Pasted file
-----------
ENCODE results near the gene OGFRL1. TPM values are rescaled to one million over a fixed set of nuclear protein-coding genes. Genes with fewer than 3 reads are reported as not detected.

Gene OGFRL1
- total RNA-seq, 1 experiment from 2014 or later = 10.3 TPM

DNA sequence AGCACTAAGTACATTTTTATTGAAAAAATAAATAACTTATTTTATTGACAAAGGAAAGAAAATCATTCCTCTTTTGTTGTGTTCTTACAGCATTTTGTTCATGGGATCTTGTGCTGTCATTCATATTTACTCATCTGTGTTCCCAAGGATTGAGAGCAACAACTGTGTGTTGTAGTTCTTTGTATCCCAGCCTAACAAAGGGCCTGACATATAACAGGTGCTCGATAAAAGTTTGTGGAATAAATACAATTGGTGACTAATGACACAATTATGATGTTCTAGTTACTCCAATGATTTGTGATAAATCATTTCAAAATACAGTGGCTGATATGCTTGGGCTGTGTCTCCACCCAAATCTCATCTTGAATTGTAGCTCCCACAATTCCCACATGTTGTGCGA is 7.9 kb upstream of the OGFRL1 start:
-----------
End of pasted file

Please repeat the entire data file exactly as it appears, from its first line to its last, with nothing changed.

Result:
ENCODE results near the gene OGFRL1. TPM values are rescaled to one million over a fixed set of nuclear protein-coding genes. Genes with fewer than 3 reads are reported as not detected.

Gene OGFRL1
- total RNA-seq, 1 experiment from 2014 or later = 10.3 TPM

DNA sequence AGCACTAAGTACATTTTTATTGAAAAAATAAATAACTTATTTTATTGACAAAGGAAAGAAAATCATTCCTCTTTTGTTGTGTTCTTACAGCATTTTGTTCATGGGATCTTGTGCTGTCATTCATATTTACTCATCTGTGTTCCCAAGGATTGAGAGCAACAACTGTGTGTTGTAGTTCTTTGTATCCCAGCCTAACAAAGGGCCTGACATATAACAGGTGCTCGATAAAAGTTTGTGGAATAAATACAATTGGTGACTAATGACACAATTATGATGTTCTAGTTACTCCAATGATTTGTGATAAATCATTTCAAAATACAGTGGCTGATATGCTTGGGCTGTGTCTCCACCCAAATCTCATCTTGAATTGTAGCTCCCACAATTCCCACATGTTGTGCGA is 7.9 kb upstream of the OGFRL1 start: